Magnetic fields produced by the naturally occurring electrical currents in the brain could potentially be used as an objective test for schizophrenia and help to better understand the disease, according to new research published today.
A team of researchers from Plymouth and Spain have used the non-invasive magnetoencephalogram (MEG) technique to find two spectral features that are significantly different in schizophrenia patients compared to healthy control subjects.
Furthermore, they found that there were four spectral features in the brain signals of schizophrenia patients that changed with age compared to healthy control subjects, suggesting that schizophrenia affects the way in which brain activity evolves with age.
The study has been published today (Jan. 31) in the journal Physiological Measurement.
Schizophrenia is a serious psychiatric disorder, usually starting in late adolescence, which is characterised by a range of positive and negative symptoms, including hallucinations, delusions, paranoia, cognitive impairment, social withdrawal, self-neglect and loss of motivation and initiative.
It has no objective test and is currently diagnosed by clinicians who assess patients using a defined set of criteria..
Lead author of the study Dr Javier Escudero said: "At present, there is no blood, cerebrospinal fluid, brain imaging or neurophysiological test for schizophrenia in routine clinical practice. The diagnosis relies on the interpretation of symptoms and clinical history according to consensus criteria.
"The advent of an objective marker for schizophrenia would significantly facilitate the diagnosis and offer a better understanding of the neurobiological basis of the disease."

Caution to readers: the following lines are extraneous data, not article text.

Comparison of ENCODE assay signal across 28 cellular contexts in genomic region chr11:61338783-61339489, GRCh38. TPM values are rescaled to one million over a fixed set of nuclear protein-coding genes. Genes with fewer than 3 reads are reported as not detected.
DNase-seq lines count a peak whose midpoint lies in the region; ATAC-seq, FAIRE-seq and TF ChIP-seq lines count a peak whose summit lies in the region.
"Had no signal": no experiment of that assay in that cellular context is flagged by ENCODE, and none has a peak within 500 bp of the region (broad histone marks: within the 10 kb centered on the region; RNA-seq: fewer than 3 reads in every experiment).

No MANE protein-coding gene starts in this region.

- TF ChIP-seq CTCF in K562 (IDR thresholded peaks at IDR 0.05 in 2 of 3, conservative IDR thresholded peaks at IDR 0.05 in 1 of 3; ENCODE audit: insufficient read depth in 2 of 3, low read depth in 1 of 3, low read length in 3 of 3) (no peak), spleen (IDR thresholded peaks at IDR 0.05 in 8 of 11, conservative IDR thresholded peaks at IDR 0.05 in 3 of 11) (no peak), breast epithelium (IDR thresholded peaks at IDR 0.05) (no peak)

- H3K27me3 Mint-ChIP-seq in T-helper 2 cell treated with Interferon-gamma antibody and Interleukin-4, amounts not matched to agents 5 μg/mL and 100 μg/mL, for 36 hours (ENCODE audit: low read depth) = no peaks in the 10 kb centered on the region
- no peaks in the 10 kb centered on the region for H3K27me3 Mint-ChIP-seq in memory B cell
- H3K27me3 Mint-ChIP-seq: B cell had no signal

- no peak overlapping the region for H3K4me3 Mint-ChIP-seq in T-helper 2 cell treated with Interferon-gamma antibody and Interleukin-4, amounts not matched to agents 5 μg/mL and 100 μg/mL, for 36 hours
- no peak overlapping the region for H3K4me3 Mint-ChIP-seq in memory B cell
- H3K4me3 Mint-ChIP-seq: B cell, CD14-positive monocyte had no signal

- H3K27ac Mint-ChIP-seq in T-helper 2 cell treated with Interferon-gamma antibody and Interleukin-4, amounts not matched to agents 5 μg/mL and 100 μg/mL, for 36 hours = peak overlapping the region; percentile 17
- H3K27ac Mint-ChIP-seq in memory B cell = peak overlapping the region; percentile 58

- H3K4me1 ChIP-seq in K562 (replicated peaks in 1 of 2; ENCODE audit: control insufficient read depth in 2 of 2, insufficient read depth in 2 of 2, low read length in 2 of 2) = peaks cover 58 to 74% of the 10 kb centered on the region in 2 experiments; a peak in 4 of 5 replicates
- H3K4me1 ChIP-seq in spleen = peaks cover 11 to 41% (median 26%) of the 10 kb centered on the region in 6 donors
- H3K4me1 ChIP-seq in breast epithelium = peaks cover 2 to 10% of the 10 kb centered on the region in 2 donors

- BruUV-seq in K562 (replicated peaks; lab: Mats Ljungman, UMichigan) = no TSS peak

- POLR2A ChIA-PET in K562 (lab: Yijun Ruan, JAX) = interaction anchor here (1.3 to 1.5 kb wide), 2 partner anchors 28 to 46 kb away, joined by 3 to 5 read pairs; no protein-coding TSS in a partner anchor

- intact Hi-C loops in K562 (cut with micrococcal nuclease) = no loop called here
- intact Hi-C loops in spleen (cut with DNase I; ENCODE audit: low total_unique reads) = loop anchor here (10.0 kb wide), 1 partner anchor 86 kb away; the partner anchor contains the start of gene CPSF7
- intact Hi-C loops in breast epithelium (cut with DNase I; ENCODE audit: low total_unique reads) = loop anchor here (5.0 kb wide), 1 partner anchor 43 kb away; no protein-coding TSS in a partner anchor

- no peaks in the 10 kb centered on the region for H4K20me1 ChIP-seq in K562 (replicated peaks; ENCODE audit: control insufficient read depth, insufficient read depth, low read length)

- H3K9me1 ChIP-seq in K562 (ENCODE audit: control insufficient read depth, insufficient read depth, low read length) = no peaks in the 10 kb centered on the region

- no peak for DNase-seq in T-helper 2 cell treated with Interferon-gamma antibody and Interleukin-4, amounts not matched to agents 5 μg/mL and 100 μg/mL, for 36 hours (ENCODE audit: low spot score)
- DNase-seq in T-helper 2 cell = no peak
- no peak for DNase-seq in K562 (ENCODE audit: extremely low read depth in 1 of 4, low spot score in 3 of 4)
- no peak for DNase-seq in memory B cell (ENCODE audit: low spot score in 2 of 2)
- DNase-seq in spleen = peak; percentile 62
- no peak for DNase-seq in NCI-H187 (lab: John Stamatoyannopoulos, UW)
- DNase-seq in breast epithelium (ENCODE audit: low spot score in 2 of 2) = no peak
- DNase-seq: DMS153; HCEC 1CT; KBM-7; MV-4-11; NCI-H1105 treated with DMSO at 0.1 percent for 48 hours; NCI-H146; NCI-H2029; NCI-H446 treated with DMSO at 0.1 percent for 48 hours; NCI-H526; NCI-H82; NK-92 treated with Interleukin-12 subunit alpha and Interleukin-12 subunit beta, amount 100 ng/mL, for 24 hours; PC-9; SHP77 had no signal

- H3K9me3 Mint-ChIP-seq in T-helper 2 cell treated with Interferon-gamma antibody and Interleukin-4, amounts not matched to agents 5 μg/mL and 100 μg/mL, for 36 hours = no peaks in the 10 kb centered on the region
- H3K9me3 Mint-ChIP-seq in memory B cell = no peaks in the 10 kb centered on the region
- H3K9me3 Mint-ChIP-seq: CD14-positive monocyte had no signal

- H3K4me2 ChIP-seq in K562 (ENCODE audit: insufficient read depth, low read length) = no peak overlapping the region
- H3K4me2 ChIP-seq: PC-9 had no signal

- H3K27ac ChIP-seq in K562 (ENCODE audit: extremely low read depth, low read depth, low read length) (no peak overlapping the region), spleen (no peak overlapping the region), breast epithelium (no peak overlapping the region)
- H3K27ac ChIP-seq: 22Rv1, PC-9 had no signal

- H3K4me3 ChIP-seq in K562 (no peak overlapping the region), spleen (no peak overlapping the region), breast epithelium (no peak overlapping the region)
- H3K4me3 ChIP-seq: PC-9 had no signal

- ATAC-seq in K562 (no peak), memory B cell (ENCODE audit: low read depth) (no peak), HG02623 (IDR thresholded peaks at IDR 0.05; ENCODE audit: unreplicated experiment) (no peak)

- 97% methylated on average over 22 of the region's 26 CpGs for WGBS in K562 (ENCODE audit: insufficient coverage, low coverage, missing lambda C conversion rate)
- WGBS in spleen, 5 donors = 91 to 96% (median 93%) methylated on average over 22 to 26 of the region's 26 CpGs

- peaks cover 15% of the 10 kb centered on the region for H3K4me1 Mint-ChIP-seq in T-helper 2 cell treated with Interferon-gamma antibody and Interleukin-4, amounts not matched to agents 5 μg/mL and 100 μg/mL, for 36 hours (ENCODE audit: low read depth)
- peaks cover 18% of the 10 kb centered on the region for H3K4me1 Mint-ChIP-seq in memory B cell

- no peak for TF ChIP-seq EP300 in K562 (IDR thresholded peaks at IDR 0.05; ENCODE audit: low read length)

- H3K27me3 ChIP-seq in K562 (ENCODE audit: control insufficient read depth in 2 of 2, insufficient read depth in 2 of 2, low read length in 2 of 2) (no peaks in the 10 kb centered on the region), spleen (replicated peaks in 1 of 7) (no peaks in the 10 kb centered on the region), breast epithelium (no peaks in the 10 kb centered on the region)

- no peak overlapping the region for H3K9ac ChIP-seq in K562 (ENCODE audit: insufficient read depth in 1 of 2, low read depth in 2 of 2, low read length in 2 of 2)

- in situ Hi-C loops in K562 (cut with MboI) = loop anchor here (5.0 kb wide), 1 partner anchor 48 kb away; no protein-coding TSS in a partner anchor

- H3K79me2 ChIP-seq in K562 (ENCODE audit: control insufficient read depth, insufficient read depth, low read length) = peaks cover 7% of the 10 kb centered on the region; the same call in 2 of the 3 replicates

In this study, the frequency spectrum of the MEG background activity was analysed in 15 schizophrenia patients with positive symptoms and 17 age-matched healthy control subjects.
A range of spectral features from the MEGs were analysed to provide a holistic view of the brain activity of each subject. The MEG produced 148 values for each subject, which were subsequently divided into five different groups representing different parts of the brain, and were statistically analysed.
The researchers also investigated whether the spectral features could be used to distinguish between schizophrenia patients and the healthy controls. They showed that they were able to classify patients with 71 per cent accuracy.
"The long-term vision is to develop a low-cost, non-invasive and objective test to aid the diagnosis of this and other brain diseases. The magnetoencephalogram is able to provide very detailed information about the brain activity; however, it is expensive. Therefore, we aim to transfer these developments to electroencephalogram recordings in the future, as this technique meets those requirements of reduced cost, high availability and non-invasiveness," continued Dr Escudero.
The researchers are from Plymouth University, Universidad Complutense de Madrid, Centro de Tecnología Biomédica, Hospital Universitario San Carlos and University of Valladolid.
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